posted evening of June 27th, 2007: Respond ➳ More posts about Music
Listening to The Basement Tapes today, I was thinking about how the opposition between immersing oneself in the experience of listening and retaining one's identity through analysis, is a good framework for thinking about art and the creative process. I've been listening to this record pretty frequently over the last couple of weeks and thinking about writing a blog post concerned with how it is different from Dylan's other music that I like, and similar to The Band's other music that I like, or along those lines -- but then there are moments (especially during "Bessie Smith") where I'm suddenly singing along and identifying with the music instead of thinking about it. I love those moments.
Janis gave me a copy of Before the Flood a while ago and I just recently spent some time really listening to it; and I gotta say I think it is not such a great album. That surprised me because I've been listening more and more to The Band lately and really loving their sound, and especially loving The Basement Tapes -- so I was expecting and hoping for that kind of sound. Instead this record sounds like weak Dylan. Guess they couldn't get it back together.
We saw I'm Not There this afternoon. My reaction to it was similar in a funny way to my reaction to The Nutcracker (though in the final analysis I way prefer this movie to that ballet) -- it was a beautiful series of music videos, each of them a valid work of art in its own right; but the combination left me a little cold.
I want to see Peckinpah's Pat Garrett and Billy the Kid now, which the Richard Gere portion of this movie is billed as an homage to. The scene of the group on the bandstand playing "Goin' to Acapulco" may have been the most beautiful imagery in the whole film -- although the sequence of Cate Blanchett's character singing "Ballad of a Thin Man" was well worth while as well.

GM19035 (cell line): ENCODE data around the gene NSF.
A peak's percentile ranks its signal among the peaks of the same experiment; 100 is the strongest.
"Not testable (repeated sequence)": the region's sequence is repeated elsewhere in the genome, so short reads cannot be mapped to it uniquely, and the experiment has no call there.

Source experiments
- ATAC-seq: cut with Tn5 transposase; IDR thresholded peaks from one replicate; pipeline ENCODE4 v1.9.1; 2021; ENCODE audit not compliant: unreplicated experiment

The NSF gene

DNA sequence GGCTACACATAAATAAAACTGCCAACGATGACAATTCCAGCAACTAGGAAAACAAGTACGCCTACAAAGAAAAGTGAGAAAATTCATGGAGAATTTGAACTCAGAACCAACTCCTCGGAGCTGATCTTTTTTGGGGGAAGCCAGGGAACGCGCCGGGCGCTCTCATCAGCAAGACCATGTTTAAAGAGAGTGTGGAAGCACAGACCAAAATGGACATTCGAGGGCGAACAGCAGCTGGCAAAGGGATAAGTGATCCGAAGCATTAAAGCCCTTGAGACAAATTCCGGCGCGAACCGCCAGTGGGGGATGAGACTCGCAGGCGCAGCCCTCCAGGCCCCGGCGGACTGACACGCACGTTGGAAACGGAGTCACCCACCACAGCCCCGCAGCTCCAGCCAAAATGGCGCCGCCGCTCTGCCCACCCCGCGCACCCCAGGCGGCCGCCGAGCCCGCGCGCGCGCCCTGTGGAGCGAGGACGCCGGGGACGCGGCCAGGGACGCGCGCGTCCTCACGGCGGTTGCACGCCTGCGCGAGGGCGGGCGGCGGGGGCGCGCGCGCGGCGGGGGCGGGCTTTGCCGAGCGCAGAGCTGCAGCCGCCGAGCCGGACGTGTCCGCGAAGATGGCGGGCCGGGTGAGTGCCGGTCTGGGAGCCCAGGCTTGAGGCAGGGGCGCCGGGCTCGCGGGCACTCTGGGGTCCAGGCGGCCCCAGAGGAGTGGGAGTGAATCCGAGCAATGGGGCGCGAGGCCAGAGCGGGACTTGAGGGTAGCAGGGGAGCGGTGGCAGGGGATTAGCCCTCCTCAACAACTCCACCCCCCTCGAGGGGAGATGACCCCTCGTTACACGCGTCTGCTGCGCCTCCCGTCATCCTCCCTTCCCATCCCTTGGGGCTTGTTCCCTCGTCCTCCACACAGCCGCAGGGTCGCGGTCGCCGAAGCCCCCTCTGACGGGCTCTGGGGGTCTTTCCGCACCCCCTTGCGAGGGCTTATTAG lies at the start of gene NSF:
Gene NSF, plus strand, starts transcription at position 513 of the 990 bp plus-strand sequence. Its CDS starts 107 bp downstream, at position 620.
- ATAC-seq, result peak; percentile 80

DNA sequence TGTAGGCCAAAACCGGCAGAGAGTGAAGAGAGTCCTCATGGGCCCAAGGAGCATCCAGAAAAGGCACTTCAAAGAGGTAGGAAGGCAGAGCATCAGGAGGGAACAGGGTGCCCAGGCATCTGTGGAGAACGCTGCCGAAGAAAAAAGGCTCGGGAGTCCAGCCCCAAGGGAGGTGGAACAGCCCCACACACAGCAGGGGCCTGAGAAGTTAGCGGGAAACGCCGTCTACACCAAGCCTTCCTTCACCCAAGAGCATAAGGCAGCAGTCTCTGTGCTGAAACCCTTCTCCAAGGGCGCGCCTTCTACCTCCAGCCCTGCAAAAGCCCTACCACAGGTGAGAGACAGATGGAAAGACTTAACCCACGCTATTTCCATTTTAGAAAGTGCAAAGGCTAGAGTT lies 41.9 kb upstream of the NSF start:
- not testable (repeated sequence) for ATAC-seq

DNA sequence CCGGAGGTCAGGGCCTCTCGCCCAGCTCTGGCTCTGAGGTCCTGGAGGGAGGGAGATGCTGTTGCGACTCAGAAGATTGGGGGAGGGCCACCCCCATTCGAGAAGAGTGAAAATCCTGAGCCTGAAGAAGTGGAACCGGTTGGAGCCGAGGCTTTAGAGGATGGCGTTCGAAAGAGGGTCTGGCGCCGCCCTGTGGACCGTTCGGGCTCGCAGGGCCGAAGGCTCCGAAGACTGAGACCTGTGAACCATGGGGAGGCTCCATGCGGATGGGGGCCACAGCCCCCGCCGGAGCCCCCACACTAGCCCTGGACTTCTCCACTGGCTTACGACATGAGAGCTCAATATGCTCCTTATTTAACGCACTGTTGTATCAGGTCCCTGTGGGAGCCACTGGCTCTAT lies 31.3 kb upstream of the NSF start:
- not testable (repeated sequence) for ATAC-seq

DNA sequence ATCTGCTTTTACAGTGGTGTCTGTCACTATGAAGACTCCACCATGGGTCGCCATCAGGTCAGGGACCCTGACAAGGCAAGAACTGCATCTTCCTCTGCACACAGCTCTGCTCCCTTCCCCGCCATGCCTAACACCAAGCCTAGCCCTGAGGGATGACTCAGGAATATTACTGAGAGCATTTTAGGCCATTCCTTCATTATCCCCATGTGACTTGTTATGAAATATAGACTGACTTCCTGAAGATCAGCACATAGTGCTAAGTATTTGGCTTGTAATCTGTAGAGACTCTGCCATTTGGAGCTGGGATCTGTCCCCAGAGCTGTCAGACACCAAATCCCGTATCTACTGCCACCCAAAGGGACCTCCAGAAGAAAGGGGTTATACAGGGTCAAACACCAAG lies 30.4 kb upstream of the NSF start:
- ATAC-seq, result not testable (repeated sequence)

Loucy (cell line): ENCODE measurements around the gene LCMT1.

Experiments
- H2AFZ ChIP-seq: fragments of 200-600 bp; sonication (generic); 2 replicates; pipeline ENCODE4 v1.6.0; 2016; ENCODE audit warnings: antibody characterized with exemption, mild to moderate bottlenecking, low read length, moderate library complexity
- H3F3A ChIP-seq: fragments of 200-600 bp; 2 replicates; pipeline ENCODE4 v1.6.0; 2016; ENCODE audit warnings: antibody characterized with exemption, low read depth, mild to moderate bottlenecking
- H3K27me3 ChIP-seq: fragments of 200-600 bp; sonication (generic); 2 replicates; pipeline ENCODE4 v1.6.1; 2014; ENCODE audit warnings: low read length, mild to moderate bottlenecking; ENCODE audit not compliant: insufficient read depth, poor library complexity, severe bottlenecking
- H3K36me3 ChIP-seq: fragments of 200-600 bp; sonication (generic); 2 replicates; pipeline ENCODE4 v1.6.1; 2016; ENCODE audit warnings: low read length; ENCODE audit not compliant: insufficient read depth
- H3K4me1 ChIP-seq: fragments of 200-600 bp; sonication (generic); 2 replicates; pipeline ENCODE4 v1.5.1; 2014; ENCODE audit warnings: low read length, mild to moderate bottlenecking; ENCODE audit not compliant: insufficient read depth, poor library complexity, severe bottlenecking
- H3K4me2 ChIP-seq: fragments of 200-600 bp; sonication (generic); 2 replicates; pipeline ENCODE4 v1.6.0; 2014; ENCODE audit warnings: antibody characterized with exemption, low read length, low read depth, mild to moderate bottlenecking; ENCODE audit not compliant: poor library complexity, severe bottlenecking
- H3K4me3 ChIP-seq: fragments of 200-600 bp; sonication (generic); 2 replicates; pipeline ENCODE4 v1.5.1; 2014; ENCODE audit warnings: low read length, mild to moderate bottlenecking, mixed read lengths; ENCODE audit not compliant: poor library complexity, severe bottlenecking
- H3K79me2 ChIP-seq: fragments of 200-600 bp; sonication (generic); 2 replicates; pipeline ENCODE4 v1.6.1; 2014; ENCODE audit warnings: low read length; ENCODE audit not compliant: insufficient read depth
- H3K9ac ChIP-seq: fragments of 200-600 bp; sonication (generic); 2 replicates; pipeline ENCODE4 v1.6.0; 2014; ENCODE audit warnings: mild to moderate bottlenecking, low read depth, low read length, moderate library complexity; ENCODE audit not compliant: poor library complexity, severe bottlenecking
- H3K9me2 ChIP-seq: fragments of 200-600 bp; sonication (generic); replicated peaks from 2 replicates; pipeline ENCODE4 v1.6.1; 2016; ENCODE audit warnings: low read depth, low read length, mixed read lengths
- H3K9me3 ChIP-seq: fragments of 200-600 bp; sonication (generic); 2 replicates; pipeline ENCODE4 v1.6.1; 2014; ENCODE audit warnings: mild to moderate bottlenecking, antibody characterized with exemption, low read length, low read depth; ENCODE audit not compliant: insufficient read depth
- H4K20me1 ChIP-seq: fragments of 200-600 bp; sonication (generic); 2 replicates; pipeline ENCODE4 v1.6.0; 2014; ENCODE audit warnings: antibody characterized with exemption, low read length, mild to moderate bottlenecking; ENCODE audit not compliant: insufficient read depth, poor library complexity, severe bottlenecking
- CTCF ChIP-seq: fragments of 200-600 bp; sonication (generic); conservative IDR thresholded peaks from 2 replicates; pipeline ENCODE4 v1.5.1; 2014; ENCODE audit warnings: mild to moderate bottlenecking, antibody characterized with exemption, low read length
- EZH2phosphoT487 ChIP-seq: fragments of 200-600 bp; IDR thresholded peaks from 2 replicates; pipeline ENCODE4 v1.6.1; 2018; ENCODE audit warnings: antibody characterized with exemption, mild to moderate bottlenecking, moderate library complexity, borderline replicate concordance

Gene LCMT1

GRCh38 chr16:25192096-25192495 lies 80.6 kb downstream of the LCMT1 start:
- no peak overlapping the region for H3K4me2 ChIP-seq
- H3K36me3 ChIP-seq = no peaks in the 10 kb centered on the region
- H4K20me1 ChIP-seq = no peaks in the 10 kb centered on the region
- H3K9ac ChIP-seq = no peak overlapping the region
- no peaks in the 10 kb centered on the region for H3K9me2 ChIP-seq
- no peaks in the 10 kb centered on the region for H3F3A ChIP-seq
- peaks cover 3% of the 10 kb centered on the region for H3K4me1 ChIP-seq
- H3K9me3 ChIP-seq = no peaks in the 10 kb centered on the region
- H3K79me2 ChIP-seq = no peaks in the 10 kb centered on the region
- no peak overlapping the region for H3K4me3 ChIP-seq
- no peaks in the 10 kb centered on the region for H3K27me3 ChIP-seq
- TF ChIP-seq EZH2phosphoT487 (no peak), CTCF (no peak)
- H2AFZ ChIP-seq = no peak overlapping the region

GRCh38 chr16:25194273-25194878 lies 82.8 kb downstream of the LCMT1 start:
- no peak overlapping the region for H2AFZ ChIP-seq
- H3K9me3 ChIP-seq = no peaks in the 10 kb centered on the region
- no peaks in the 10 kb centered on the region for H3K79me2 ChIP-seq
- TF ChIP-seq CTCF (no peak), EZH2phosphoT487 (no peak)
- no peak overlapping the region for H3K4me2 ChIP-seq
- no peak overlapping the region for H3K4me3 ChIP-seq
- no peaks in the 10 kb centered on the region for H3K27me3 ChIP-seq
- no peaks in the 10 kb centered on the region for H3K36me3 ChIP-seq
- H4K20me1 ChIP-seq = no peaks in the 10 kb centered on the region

One thing that really struck me was "Alice Fabian" (I guess a stand-in for Joan Baez?) saying of "Jack Rollins", (approximately) "It seemed as if he was singing what I meant to say but could not figure out how to express" -- this struck me as very similar to my own reaction to some of my very favorite stuff, e.g. Orhan Pamuk's writing or Dylan's music.
Just downloaded from DimeADozen, this concert -- Robyn Hitchcock and The Electric Trams, 5/18/2008, Arts Theater, London, which includes a cover of "Up on Cripple Creek". Nice! I don't think I've ever heard Robyn perform a song of The Band's before; it is very pleasant to listen to. Dig the saxophone.
I had been thinking about
this combination of artists recently because I've been listening a lot to Robyn's "Serpent at the Gates of Wisdom", which includes the lines "Rolling down the frozen highway/ Like a burning tyre." Sounds to me like an obvious reference to Dylan's motorcycle accident by way of "This Wheel's on Fire". (And note that Robyn said he pictures Danko singing lead on this.)
Other good covers in this set: George Harrison's "Old Brown Shoe"; The Beatles' "I've Got a Feeling". Also, "Adoration of the City" off of "A Star for Bram", which I had never heard before.
...I love a coincidence: today a post on Catbird Records' blog features Robyn covering Every day is like Sunday, by The Smiths.
...Is the bass line of "Got to do it right". And well, there are a lot of seriously great bass lines on the record -- that one just stood out for me this morning.
Ways to respond to rhythm in music
I want to think some more about this idea that I can't enjoy Funk unless I am able to shake my bootie... I was listening to Danko and Helm playing "Caldonia" this morning and I was loving it, digging the rhythm -- but my response to the rhythm was just to nod my head, tap the beat with my wrist. I mean I think I probably would have danced if I hadn't been driving; but there wasn't any urgent demand to. So what's the distinction between Blues and Funk that's driving this? I could totally also just be seizing on a single experience and trying to generalize from it in an invalid way -- this is a pretty common pattern with me.